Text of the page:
It was nothing like the book, nor did it stay true to it in spirit. All of the major gods were cast well, but the principal characters - Percy, Annabeth, Grover, Luke - were all wrong. This was a case of changing the characters' ages completely destroyed their personalities. Annabeth suddenly had an attitude, Grover was just annoying, and Percy lacked everything that makes him our lovable demigod. And don't even get me started on Luke. While I actually did like their layout of Camp Half-Blood, they destroyed the story's plot and its relevance to the later installments. They also sap the iconic mixture of humor and drama out of the story, take out some of the best parts, and slapped together an ending that made me gnash my teeth.

I am not a fan of the book - at all - but even I took issue to the movie. The book was already ridiculous and cliche, but the movie upped that to an impossible degree and forever sullied the names of some really good actors (like Jeremy Irons and Robert Carlyle). Their one success was Saphira - except all of her dialogue was pointless - and Murtagh (good job, Garrett Hedlund!). Their sets were even cool, but everything else was slapdash at best and they left out enough to where they could never make a second movie that would even halfway resemble Eldest. And perhaps that is the one mercy.



I cannot believe this movie was ever made! It completely destroyed an otherwise awesome teen spy series (and those are hard to come by). There wasn't a single good aspect of this movie; they ruined positively everyone and everything in it. People: if you have an interest in reading the series, do not watch this movie! It will completely cure you of ever wanting to read it, and that's not good, because the movie is a horrible representation of the series.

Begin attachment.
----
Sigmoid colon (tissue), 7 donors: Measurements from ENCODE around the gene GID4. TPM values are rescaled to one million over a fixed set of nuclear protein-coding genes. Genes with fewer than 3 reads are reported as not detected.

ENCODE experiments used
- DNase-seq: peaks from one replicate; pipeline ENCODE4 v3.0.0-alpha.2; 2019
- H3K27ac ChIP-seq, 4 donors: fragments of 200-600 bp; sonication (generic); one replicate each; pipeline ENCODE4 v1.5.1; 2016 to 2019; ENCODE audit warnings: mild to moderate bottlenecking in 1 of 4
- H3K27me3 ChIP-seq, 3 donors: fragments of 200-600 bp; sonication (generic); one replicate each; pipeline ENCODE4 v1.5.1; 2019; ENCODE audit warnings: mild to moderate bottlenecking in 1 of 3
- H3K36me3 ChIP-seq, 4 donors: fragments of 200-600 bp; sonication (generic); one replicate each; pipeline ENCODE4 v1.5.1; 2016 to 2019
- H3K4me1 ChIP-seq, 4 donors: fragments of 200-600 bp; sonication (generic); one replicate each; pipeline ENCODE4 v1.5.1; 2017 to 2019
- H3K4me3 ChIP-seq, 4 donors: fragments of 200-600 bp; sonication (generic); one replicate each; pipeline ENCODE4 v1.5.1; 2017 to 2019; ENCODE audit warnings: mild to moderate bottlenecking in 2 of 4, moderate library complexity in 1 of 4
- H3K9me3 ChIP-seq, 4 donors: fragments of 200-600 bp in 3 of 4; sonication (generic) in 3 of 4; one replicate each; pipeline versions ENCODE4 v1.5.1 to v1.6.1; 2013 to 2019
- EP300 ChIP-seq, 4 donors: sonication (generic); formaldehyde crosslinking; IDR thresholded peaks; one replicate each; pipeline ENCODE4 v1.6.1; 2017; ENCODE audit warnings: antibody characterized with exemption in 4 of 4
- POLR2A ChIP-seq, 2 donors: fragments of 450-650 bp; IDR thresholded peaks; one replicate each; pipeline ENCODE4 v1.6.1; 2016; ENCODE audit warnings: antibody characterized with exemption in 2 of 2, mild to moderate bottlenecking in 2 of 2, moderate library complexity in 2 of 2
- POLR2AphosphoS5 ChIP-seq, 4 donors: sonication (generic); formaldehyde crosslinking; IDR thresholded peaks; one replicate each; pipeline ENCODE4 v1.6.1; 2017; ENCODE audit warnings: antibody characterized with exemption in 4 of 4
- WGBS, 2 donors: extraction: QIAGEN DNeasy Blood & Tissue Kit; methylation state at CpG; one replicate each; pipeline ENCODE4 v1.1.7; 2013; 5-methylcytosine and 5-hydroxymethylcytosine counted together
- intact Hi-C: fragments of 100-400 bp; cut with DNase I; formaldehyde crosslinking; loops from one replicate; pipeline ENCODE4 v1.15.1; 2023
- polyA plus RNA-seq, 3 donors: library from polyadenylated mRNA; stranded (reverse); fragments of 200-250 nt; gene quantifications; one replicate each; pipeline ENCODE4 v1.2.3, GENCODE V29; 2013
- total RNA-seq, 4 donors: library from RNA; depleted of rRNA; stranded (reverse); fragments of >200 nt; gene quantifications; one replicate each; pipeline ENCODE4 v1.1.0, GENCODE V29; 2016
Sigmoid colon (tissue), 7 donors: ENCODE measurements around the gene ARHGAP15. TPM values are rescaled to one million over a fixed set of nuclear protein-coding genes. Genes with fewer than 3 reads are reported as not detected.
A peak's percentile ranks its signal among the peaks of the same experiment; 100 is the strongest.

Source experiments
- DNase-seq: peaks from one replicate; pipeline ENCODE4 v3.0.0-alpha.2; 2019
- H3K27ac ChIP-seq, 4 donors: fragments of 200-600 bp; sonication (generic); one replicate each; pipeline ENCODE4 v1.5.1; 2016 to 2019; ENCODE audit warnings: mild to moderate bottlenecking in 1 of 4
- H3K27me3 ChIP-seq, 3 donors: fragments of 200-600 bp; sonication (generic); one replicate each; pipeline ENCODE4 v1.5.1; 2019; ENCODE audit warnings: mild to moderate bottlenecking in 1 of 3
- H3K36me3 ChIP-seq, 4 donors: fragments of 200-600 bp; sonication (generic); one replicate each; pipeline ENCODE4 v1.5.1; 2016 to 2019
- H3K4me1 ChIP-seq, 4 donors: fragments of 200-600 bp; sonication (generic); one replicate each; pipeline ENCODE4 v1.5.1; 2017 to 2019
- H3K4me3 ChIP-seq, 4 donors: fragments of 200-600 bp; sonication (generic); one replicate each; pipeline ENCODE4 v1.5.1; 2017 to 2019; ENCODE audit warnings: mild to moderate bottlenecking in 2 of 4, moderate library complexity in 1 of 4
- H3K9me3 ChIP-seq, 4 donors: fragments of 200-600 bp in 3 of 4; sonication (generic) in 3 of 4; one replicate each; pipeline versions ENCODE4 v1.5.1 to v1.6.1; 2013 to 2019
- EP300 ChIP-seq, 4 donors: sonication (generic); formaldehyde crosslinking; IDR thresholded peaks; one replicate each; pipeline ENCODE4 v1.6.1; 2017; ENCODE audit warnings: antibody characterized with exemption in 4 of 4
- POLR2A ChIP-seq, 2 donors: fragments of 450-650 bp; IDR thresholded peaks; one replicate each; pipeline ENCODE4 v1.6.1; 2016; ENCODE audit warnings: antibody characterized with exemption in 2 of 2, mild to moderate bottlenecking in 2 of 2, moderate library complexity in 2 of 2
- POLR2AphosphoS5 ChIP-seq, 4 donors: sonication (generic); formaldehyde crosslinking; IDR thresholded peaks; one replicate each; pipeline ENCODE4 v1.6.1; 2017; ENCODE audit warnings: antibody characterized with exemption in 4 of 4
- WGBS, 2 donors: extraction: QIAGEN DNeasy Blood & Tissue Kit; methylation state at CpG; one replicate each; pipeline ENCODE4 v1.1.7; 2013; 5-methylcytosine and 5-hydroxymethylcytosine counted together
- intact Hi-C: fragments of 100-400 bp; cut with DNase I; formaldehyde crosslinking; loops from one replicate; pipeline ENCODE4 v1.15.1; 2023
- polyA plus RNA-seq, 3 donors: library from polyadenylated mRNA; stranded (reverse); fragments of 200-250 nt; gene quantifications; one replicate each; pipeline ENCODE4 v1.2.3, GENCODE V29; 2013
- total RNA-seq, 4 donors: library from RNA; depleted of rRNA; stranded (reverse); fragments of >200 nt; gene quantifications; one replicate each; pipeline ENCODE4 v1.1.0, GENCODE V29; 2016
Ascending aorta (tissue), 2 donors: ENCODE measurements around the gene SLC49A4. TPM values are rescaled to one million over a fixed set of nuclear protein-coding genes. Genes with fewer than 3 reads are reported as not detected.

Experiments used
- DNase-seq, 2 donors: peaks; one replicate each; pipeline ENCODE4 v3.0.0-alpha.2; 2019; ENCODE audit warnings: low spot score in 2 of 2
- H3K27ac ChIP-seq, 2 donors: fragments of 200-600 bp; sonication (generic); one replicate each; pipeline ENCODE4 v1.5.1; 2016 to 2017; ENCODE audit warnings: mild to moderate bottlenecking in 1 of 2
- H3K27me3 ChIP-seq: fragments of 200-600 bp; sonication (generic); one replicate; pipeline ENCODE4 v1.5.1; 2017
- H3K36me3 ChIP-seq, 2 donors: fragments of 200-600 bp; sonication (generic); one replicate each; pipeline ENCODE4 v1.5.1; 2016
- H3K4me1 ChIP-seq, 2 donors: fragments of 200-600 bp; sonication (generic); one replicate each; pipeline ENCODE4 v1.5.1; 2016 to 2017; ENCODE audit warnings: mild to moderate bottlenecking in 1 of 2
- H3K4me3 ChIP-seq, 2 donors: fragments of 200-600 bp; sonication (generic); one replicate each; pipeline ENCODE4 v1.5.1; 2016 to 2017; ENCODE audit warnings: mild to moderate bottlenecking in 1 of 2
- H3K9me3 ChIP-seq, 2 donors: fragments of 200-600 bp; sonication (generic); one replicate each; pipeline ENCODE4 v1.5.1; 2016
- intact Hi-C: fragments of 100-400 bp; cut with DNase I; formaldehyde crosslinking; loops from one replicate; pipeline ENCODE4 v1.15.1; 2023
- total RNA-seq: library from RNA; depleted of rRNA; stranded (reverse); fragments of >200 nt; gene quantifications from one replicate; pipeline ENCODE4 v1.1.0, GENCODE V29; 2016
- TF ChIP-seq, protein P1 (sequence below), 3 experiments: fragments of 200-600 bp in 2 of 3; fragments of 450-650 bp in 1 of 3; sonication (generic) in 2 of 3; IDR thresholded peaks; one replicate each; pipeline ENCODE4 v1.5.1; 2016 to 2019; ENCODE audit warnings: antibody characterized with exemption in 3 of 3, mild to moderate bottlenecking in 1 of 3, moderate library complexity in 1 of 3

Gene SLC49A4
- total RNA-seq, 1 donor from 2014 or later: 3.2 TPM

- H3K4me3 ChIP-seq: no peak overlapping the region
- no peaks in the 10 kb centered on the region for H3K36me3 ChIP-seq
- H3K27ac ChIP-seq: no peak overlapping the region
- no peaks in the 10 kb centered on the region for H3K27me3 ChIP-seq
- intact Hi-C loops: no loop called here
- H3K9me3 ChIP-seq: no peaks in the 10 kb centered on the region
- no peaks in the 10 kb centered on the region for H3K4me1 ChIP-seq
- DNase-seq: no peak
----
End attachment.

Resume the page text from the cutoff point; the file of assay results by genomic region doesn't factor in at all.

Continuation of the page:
Visually, I loved this movie. I thought they captured the look of Lyra's world very well. And the casting was even good. But this is a story where you simply cannot leave anything out, and the cuts they made to the plot completely destroyed anyone's ability to understand what the heck was going on - even fans of the book. So, a visual feast, there is no denying, but anyone who is attached to the actual plot will be angry, and anyone who has never read the book will be utterly confused.





I did enjoy this movie - I really did! But not because it was a good adaption of the book, because it isn't. I enjoyed it because I am one of those people who loves to make comments, and this movie was ripe for commenting. It could have been a really good movie, but they cast everyone wrong - except Rue, Cato, Effie, and all of the other minor characters. Initially I liked who played Cinna, but after several rewatches, I've changed my mind. Gale was too old, Katniss lacked complete emotion and was too old, and don't even get me started on Josh Hutcherson as Peeta. Wrong in every way. Visually, I liked how they did their costumes, the Capitol, and all of that. But they left out some rather important plot details, and the cameraman made me motion sick.